A pragmatist without emotion instead of a savior spoke in Berlin. Barack Obama once wanted a “world without nuclear weapons.” But that was many years ago. Forgoing grand visions has in the meantime become symptomatic of the overall foreign policy of the president.

Barack Obama has become modest. It is just four years since he stood at the Hradčany Castle in Prague and announced an ambitious plan. He wanted, so he promised, to achieve a “world without nuclear weapons” — an idealistic, almost overbold goal that can only be set by a young president who has just entered office.

On Wednesday, Obama again stood in front of a historic backdrop in Europe, the Brandenburg Gate, and again he spoke about nuclear weapons and disarmament. Yet this time he passed on a big pitch. Provided that Russia would go along, America is prepared to lower the number of operational nuclear warheads from the present 1,500 to around 1,000, the president suggested — a simple deal. In Prague, Barack Obama the visionary spoke. In Berlin, Obama the arms control practitioner spoke.

There’s nothing wrong with the content of the new disarmament proposal. One thousand nuclear warheads are still enough to lay waste to the world. Presumably a few dozen atomic bombs would be enough to keep any enemy that could be deterred from attacking the U.S. The rest can safely go in the scrap metal pile. Obama is not jeopardizing America’s security, even if the nuclear weapons lobby in Congress will claim just that. Moscow has just as little reason to reject the offer.

Russia is suffering even more than the U.S. from the staggering sums that a nuclear arsenal costs. On the other hand, the way President Vladimir Putin is currently behaving, he will surely find a way to rain on the parade of his U.S. colleague.

Obama’s address will hardly go down as one of the great speeches in history. It was too flat for that. No savior was speaking but instead a politician who knows what he owes a Berlin audience. A little John F. Kennedy, a little Berlin airlift. But exactly this sober-mindedness, the forgoing of grand visions, is symptomatic of the overall foreign policy of the president.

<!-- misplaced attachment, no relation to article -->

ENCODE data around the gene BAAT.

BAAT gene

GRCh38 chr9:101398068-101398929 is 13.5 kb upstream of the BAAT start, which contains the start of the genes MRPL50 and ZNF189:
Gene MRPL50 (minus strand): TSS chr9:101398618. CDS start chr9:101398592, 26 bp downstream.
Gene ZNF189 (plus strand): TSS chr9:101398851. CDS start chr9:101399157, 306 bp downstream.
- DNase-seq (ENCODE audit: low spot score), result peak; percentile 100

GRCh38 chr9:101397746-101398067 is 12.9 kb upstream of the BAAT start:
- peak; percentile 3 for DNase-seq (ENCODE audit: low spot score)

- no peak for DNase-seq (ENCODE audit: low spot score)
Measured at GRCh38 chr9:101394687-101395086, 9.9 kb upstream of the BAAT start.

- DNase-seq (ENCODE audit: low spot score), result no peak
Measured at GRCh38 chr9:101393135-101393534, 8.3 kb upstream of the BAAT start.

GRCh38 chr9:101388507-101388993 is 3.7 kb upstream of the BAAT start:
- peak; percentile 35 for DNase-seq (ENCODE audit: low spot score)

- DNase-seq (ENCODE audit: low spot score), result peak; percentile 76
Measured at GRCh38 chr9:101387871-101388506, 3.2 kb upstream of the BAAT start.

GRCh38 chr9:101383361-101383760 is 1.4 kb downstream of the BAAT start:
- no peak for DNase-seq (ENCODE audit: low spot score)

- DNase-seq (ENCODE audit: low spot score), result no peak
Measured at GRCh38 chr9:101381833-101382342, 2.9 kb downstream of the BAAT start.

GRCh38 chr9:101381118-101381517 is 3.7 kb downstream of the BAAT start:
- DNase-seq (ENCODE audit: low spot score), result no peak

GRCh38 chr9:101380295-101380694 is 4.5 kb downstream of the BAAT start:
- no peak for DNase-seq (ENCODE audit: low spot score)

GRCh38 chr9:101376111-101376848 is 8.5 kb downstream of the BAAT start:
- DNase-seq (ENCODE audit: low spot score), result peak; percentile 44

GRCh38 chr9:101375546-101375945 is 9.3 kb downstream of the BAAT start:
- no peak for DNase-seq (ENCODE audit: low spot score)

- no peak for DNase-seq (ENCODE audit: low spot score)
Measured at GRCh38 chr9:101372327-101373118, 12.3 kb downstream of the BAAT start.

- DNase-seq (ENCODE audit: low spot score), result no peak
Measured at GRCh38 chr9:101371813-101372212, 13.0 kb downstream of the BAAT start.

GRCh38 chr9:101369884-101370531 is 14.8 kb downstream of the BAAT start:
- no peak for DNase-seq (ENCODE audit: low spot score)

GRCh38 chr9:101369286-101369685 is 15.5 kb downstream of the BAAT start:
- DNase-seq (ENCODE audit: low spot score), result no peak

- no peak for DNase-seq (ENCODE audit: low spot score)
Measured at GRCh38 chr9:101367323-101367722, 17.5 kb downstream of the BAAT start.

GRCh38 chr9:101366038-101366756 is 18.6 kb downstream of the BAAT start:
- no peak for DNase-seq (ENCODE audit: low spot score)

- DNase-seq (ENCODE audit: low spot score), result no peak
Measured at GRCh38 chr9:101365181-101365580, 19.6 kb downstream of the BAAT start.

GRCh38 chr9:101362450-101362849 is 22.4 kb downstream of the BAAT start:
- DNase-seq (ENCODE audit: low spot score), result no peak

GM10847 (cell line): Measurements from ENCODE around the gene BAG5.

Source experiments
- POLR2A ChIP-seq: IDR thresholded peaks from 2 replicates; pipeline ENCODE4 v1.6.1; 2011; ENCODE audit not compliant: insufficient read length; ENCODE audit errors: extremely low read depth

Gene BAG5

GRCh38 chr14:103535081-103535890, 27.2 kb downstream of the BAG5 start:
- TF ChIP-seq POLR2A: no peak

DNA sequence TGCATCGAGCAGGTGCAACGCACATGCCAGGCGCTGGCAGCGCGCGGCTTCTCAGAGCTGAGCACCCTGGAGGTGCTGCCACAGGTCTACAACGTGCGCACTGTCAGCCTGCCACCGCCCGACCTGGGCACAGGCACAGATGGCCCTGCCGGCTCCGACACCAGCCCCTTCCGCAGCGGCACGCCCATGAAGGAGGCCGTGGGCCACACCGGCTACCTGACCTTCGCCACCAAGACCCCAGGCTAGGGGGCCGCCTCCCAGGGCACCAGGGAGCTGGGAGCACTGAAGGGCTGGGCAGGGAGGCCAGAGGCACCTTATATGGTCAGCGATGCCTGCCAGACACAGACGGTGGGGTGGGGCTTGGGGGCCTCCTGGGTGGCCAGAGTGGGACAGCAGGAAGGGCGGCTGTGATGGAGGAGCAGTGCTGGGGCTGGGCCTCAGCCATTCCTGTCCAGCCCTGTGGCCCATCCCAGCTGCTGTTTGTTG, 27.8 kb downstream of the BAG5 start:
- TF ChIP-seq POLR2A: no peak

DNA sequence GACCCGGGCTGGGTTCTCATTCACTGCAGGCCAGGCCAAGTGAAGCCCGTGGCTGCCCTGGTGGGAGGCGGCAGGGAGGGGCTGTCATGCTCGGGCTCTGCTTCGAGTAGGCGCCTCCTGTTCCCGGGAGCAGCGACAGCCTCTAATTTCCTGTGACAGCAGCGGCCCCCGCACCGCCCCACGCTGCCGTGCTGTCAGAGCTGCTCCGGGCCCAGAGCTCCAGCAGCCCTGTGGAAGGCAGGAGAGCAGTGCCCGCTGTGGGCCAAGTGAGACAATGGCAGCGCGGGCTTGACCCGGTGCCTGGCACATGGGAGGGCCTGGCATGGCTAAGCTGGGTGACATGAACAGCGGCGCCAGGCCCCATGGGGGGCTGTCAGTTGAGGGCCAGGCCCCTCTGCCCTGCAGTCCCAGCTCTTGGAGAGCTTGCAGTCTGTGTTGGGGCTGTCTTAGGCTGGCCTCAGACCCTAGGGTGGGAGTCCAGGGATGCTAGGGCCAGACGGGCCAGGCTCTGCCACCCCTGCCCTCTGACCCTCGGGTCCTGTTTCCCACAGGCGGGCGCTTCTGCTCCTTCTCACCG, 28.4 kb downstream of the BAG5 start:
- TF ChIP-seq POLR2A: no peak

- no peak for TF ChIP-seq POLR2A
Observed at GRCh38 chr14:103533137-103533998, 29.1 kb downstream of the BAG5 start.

Obama has been in office for four years now, and perhaps more than naiveté and nice rhetoric actually stood behind his former idealism. Today, little of this idealism is left in Obama’s speeches — and none at all in his practical politics. Whatever Obama was before, today he is surely the most unsentimental political realist to govern America in a long time.

One can formulate it more sharply: Obama’s foreign policy lacks any emotional dimension. The president is guided by pure pragmatism and interests; in any case, international law sets limits for him. That does not have to be wrong. The foreign policy of his predecessor, George W. Bush, was pure emotion, a mixture of a Napoleon complex and self-righteousness. After the terror of Sept. 11, 2001, thirst for revenge and a self-imposed moral mission of wanting to bring the world freedom were added. Bush was proud of making decisions by gut instinct. When it came to matters of war and peace, that went horribly awry.

Obama is wired differently, even if he speaks about freedom as much as Bush. Obama twists and turns and examines a foreign policy problem. When he has weighed all arguments, he decides. That leads to a very rational, sometimes hesitant — but not empathetic — foreign policy. And it can mislead one into writing off moral aspects as less important.

So Obama spoke in Berlin about peace and justice, for example, in the Arab world. His policy there, however, primarily pursues the interest of keeping the U.S. out of the chaos. That a free trade treaty will now serve as the new glue connecting America and Europe suits Obama well — as it does the just as sober Chancellor Angela Merkel: It is about genetically modified corn, industry standards and new jobs. Not about feeling.

Paradoxically, many Europeans, especially Germans, have their problems with both presidents. They despise Bush as the ostensibly dumb cowboy. But in the meantime, they are uneasy about Obama, the cool analyst who kills suspected terrorists with drones and has the Internet monitored.

Europeans long for America to respect them and take them seriously. But they become nervous when America sees its role as a world power not only in fighting climate change but also Islamists in Africa. Obama — the realist who knows that he is first and foremost responsible for the security of America — had a message for these critics in Berlin: The wall is gone, but the world is still dangerous.